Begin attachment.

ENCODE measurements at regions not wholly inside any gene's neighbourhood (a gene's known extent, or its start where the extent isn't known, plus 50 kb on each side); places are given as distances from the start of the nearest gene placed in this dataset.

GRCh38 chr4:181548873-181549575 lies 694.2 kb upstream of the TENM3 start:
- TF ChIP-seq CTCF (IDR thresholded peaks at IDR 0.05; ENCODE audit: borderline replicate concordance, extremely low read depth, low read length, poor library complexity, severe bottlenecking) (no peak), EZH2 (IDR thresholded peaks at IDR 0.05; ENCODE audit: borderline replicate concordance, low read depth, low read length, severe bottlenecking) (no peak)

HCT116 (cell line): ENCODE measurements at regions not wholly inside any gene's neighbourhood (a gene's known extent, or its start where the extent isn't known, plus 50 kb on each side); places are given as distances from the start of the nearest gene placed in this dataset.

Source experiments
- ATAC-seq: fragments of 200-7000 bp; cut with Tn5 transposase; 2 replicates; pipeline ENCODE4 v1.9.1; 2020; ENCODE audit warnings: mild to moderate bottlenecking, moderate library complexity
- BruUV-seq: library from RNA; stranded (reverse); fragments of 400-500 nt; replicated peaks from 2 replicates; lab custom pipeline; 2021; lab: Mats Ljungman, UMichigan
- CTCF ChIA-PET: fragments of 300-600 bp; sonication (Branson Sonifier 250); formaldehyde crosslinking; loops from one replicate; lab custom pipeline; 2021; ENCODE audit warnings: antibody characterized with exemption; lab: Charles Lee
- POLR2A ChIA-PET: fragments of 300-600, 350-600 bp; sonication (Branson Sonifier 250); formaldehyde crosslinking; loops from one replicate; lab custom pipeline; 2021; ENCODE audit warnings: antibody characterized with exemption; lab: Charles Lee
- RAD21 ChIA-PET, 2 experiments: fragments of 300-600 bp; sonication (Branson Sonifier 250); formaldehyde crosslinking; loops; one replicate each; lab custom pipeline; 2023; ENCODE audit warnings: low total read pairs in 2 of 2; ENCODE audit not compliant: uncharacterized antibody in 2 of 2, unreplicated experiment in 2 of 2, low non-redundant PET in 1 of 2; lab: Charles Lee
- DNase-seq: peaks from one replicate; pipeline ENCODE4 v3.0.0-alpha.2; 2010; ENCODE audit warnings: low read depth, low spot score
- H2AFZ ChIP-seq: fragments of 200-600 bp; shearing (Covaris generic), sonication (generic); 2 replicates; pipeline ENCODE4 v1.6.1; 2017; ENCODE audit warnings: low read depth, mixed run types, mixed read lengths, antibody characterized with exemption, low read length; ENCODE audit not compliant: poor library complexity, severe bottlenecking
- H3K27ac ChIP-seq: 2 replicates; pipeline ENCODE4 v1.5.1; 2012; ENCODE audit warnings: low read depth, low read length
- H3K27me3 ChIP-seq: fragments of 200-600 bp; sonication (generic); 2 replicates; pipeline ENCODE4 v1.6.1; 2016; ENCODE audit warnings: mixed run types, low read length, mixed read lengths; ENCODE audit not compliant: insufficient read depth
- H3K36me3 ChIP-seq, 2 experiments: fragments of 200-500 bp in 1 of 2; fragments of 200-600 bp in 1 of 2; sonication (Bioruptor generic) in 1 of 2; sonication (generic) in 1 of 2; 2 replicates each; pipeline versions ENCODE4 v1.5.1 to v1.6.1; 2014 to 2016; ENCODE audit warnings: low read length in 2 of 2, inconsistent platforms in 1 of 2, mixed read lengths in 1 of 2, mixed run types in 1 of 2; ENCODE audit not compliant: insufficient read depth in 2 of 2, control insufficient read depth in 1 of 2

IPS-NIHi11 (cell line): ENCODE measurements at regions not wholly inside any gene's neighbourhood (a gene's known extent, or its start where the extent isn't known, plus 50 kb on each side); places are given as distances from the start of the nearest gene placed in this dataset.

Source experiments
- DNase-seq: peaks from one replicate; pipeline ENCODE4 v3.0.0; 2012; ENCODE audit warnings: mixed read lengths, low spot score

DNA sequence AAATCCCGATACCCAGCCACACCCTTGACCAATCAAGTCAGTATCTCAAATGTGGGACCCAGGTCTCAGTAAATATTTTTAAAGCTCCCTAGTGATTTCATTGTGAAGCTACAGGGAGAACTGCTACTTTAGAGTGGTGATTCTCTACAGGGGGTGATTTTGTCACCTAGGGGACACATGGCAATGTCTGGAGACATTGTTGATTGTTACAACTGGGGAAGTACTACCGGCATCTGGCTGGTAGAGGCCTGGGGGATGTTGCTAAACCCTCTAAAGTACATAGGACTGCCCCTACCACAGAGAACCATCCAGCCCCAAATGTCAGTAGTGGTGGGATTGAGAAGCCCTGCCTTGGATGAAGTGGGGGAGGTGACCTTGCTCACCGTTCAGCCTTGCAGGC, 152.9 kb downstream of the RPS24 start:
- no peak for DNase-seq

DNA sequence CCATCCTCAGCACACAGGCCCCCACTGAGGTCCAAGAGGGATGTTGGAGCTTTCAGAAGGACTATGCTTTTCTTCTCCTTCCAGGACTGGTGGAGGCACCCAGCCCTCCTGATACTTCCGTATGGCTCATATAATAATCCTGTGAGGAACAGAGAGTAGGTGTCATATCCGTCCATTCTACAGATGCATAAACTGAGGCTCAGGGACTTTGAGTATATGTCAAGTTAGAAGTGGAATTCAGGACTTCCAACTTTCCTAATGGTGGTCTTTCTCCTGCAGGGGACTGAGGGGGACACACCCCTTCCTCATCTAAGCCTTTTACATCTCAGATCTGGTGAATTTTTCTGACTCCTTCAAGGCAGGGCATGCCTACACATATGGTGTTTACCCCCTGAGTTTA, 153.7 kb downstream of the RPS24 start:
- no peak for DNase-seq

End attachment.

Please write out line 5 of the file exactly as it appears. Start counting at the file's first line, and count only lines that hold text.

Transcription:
Source experiments